Saturday, April 09, 2016

100 Must-See Films! -- Humanity

What is humanity? For one, it is the subject which humans have the most trouble understanding. What does that say about the state of our minds? Big day today! Here we have five of the most significant films on the list; films which dare ask the biggest questions of all, on this critical subject:

27. Apocalypse Now (1979, USA)
Martin Sheen, Marlon Brando, Robert Duvall, Donald Sutherland, Albert Hall, Frederic Forrest, Sam Bottoms, Laurence Fishburne, Dennis Hopper

I’m not sure how possible it is to draw the deepest insights out of the film, concerning the dark side of the human mind and its manifestation in our industrial society, without having read Joseph Conrad’s Heart of Darkness novelette first. Having that perspective, the film seemed for me, to throb with a deadly heartbeat, as I sensed the looming presence of the dark anti-hero long before his arrival. And Coppola did not disappoint. Kurtz, in the film version a renegade colonel, looms just as powerful a beast here, embodied in Marlon Brando.

I personally feel that Coppola did an effective job updating the story from its 19th century African setting to the Vietnam arena, while still capturing its essence. I sensed allusion to Dante’s inferno, very appropriately, to boot! And some propose further homage to Homer’s Odyssey (just for the record).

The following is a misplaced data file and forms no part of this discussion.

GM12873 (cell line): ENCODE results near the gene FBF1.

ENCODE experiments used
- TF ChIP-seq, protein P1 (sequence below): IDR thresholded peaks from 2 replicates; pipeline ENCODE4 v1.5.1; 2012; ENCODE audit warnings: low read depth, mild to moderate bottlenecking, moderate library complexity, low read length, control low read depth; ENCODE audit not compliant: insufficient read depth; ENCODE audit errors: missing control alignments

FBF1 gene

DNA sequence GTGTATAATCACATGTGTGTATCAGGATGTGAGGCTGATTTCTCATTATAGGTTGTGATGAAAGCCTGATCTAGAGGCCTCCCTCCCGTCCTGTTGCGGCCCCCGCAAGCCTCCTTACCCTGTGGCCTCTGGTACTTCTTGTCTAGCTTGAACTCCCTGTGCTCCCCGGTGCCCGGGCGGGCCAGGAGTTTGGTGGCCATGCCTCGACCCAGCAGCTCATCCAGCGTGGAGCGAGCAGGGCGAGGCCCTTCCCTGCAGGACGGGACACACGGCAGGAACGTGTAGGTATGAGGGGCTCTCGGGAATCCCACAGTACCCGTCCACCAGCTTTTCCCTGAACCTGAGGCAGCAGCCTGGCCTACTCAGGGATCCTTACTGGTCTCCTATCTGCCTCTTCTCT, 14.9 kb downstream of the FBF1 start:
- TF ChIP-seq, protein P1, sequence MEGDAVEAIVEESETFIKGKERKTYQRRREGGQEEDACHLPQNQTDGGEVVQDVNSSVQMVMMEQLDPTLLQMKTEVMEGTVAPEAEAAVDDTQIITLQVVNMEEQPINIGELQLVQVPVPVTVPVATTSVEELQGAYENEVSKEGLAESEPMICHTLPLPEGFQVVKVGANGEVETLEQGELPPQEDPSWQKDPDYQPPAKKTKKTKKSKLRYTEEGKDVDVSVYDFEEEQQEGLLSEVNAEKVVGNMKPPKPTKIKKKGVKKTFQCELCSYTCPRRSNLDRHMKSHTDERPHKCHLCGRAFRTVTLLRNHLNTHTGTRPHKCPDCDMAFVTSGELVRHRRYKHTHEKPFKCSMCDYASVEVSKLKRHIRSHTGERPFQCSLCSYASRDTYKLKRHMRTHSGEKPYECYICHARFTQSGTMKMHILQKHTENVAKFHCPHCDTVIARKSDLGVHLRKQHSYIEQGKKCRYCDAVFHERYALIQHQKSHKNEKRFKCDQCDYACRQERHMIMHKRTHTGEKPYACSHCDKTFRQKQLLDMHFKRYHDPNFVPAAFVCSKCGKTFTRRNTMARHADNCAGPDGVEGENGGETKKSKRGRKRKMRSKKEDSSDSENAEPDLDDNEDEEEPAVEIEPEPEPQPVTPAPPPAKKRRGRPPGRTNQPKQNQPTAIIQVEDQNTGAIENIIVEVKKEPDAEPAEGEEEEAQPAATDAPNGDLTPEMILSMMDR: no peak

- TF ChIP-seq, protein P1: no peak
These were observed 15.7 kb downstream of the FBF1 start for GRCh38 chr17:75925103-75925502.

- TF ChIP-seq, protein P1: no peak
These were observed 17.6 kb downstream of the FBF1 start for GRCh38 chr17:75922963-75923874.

Few projects have faced such adversity in the making. Thank goodness it survived to become one of the most revered films of all time. I’m betting you’ve probably seen the movie and not read the story. I strongly propose that you read Heart of Darkness and then re-watch the film (the extended 2001 edition). It’s a haunting experience. 

Writer: John Milius (Magnum Force), Francis Ford Coppola
Director: Francis Ford Coppola (The Godfather)
Budget: $31,500,000
IMDB rating: 8.5

28. Lord of the Flies (1963, UK)
James Aubrey, Tom Chapin, Hugh Edwards, Tom Gaman, Roger Elwin